I love this slide-show about breaking dense slides into "layers of slides." I have been trying to get some colleagues to do something like this for awhile.
Enjoy and please take this advice!
I love this slide-show about breaking dense slides into "layers of slides." I have been trying to get some colleagues to do something like this for awhile.
Enjoy and please take this advice!
94 years ago, the 19th amendment to the Constitution was ratified, giving women the right to vote. Our fore-mothers fought for this right, believing that without political power any other rights could be denied. They also believed that with political voices we could achieve true equality.
Their belief in the vote sustained them through public humiliation, beatings, starvation, jail, forced feedings, and a number of other indignities.
Despite the passage of nearly a century, women still have not achieved full equality. We make less than 80% of our male counterparts in similar jobs. We are underrepresented in the best -paid careers, and even when we enter those fields we are marginalized. Corporate boards, congress, and other decision-making bodies rarely demonstrate gender equality, despite the evidence that more women in those positions increases profits and other measures of efficacy.
Today we see rights we thought were won under attack. It's time we used that vote, the political voice our ancestors fought for. Learn the issues and make your choices. Run for office, or at least support those you like in whatever way you can.
My conversion of resident lectures to self-study videos continues with Thrombotic Microangiopathies.
These disorders are characterized by consumption of platelets and red blood cells with resulting anemia and blood clotting problems. Other organs can be affected, particularly the kidneys (duh-why else am I talking about it?). These disorders include hemolytic uremic syndrome (HUS) and thrombotic thrombocytopenic purpura (TTP).
I would enjoy hearing your comments about the video. Would an adapted version (with less attention on specific doctor-level stuff) be good for parents?
Let me know in comments below, please!
I just read a post about the sexual and racial politics of the latest videos from Taylor Swift and Nicki Minaj. The author saw waaaaay more in these presentations than I did, although I found both songs and videos entertaining.
I will be off in a bit to do whatever it takes to get the phrase "My anaconda don't" off of continual replay in my head. I think I pulled a muscle trying to emulate some twerk moves as well.
Remember reading 1984 in high school? Big Brother is watching you so you must conform to society's standards! The Circle tells the story of the genesis of an internet-age totalitarian society much like the one Orwell created.
I doubt that this one will make the jump to "literature that should be taught, but I might be wrong.
What is The Circle? Imagine that Google, Facebook, Twitter, Paypal, and every other major internet service were mashed up into one giant corporation. This company controls an online identity system that keeps people from participating anonymously or pseudonymously online. This led to complete internet civility (of course!). It also allowed more secure payment systems, even leading some to suggest that all cash be eliminated for Circle-based payments. Employees at the company propose new uses of The Circle to make life more pleasant and secure all the time. The one thing no one seems to do at The Circle is code or actually do computer stuff. Hmmmm.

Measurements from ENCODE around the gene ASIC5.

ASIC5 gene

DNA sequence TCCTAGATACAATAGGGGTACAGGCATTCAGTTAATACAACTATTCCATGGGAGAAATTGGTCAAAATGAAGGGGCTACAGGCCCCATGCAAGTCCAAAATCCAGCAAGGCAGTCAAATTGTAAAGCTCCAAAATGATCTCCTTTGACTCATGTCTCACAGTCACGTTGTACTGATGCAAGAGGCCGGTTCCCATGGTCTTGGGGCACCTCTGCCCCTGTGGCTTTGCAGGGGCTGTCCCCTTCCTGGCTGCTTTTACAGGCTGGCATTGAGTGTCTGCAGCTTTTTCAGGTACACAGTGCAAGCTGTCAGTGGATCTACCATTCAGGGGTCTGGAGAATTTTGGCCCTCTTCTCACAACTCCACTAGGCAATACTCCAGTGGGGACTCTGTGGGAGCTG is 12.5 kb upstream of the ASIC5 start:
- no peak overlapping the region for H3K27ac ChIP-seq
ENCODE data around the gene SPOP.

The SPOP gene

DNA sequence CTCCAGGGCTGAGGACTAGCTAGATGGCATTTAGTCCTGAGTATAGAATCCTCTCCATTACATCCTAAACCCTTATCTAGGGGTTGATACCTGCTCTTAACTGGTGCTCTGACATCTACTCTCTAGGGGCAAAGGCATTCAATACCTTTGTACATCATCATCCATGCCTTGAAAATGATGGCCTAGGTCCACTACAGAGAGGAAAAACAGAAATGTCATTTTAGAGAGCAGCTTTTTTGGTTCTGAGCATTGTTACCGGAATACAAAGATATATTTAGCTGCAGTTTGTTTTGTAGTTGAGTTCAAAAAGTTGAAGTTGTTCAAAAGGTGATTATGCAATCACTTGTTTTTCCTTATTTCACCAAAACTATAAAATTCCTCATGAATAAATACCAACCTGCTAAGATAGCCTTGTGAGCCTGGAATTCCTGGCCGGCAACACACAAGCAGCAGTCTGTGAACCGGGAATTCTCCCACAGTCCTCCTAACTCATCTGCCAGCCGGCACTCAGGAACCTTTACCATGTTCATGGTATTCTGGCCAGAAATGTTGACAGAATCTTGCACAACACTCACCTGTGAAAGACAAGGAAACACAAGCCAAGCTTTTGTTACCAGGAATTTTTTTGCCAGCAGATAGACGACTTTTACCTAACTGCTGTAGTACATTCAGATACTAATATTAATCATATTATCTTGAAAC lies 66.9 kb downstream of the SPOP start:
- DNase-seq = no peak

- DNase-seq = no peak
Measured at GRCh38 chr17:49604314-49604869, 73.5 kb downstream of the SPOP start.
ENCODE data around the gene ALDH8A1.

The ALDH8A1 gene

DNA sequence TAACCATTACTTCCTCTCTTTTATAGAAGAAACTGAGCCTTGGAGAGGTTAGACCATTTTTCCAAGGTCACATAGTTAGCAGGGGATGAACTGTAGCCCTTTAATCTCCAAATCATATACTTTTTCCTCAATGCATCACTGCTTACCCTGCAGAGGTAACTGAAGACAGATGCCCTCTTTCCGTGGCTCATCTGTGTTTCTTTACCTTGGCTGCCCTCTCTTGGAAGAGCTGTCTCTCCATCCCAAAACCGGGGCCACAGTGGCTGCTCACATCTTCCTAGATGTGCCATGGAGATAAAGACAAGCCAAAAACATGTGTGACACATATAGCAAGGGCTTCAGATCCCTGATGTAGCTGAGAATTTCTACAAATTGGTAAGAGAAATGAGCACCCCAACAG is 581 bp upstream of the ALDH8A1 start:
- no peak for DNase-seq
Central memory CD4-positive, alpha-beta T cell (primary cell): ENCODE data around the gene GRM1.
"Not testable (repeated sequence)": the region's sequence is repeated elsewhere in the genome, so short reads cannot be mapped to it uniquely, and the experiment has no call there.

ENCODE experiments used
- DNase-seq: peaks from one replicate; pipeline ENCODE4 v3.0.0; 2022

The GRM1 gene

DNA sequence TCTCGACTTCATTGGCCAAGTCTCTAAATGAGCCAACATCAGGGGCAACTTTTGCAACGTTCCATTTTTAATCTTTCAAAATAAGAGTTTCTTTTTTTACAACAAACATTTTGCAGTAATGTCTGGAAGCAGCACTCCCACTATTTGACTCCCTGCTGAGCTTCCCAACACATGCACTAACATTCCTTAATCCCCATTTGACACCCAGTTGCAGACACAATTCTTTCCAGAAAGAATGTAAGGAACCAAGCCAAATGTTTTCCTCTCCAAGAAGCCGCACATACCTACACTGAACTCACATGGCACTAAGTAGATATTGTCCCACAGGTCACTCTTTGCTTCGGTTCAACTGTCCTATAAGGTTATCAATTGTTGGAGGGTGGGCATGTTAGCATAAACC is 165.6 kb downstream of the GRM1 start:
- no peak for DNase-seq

The story focuses on Mae Holland, a new employee at The Circle. Through a friend who is in The Circle's inner circle, she secures an entry-level customer experience job that allows her to escape a mind-numbing position at a local utility company. The Circle resides on a California campus with all the bells and whistles we expect from an internet company: game rooms, free cafeterias, gardens, sports fields, the works. In addition, their seems to be multiple social events for employees every evening, some of which are mandatory. The campus also boasts beautiful dorms where employees can stay and give up life outside The Circle all together.
May starts out treating her employment like a job. As time goes on, she discovers that she is expected to participate in The Circle's ongoing social media (internal and external) as well as "extracurricular" activities or she will be viewed as "antisocial" and "not part of The Circle." May succeeds, and rises in her department, eventually resulting in 6 or 7 separate screens on her desk for various components of her work. Eventually, events occur that prod May to become "transparent." This means wearing a live web cam at all times so her life while awake becomes an open book. Nothing can be deleted from her video feed (even when she catches her parents having sex).
The leaders are intent on "Closing the Circle" which should make May ask some very critical questions. However, despite the obvious impending loss of freedom (and the reader screaming at her on the page), May seems disinclined to see anything but the rosy picture her supervisors paint. Even when someone brazenly spells it out for her, she fails to see the danger of the situation.
The use of tiles at the company echos parts of 1984. Instead of "Big Brother is Watching," we have "Secrets are Lies" and "Privacy is Theft."
We often look at totalitarian states and wonder how the regular people let this obviously bad government happen. This book tries to explain that, and does a reasonable job. I wish there had been a few more examples of resistance, other than an ex-boyfriend who I found generally unappealing. If anyone else has read this book, I would love to hear your thoughts in the comments.
More and more learning requirements have been added to the curriculum for medical students and residents. Advocacy, quality improvement, and communication skills are all worthy subjects for the house officers learning a specialty, but it has cut the availability of slots for didactic teaching.
Good. Lectures mostly bored me silly; I learned more from reading about patients and thinking on my feet than I ever did from a talk.
This does not eliminate the need for we faculty members to provide appropriate information for our trainees. We just have to figure out other ways to do it. To that end, I am converting my lectures to short videos (amazing that something I spoke about for the better part of an hour can be condensed to 7 minutes) with accompanying handouts. These will be posted online so that whenever the resident needs the topic they can access it in the manner they prefer. Eventually we hope to have a series of online assessments as well.